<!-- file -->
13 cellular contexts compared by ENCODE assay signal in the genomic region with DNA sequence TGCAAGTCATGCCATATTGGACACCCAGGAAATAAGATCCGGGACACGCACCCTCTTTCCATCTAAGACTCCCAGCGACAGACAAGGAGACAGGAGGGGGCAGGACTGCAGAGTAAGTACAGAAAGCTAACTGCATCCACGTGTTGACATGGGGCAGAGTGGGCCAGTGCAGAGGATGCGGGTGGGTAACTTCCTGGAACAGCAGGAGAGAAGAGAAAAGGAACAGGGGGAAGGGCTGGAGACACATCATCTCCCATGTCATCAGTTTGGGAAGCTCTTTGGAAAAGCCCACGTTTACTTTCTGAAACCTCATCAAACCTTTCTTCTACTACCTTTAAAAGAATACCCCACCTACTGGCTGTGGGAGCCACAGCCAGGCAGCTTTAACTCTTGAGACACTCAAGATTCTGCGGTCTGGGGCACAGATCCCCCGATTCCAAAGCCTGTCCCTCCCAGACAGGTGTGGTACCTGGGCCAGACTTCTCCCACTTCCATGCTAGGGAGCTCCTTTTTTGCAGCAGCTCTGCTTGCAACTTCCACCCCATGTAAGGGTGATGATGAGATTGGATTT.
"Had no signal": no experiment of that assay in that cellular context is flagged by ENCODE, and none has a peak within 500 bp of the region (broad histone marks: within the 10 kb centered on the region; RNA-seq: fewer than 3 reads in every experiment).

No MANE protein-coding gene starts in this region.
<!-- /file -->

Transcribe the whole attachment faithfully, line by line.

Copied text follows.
13 cellular contexts compared by ENCODE assay signal in the genomic region with DNA sequence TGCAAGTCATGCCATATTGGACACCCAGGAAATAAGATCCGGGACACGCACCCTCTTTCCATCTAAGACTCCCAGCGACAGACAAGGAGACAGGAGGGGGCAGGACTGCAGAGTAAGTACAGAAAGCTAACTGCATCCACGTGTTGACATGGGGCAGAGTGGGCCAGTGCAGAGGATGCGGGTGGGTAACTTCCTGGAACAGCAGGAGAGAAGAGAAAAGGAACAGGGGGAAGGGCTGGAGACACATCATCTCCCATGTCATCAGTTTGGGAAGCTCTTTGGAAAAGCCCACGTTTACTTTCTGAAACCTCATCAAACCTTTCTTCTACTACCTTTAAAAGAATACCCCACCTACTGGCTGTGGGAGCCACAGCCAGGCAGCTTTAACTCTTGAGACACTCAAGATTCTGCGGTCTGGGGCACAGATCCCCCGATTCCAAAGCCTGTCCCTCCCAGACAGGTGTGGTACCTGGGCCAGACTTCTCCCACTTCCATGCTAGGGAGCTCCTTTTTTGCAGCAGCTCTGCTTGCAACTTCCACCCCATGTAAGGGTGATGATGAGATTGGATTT.
"Had no signal": no experiment of that assay in that cellular context is flagged by ENCODE, and none has a peak within 500 bp of the region (broad histone marks: within the 10 kb centered on the region; RNA-seq: fewer than 3 reads in every experiment).

No MANE protein-coding gene starts in this region.